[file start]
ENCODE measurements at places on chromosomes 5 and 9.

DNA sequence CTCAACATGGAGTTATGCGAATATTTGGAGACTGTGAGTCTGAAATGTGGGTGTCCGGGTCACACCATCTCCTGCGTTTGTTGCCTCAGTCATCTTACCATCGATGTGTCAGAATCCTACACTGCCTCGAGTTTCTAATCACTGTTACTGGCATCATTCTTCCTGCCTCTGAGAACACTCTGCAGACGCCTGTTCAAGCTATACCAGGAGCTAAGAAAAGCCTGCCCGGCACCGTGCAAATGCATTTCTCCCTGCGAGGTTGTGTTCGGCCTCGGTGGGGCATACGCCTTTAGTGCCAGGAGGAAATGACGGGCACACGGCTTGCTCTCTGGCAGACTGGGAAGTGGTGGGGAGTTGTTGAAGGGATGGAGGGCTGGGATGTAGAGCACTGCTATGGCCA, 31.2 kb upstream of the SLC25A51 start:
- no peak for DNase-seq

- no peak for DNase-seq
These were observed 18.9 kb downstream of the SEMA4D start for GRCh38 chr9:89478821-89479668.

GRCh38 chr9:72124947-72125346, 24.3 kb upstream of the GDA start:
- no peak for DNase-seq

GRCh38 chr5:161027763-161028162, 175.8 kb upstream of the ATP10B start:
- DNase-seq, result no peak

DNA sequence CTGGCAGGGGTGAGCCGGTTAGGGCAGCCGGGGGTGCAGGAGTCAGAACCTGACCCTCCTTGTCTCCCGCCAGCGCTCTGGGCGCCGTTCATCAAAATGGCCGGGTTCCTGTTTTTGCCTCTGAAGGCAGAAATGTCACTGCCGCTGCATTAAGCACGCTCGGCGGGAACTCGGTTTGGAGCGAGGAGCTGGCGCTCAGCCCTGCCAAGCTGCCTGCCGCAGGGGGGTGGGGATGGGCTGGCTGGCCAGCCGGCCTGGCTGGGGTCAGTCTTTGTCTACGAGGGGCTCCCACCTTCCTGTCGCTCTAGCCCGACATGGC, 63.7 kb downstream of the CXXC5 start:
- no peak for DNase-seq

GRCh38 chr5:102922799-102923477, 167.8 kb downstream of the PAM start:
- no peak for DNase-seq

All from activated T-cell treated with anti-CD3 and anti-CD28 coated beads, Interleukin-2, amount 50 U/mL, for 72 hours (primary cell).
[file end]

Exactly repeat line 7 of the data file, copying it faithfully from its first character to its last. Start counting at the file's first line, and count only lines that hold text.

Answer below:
- no peak for DNase-seq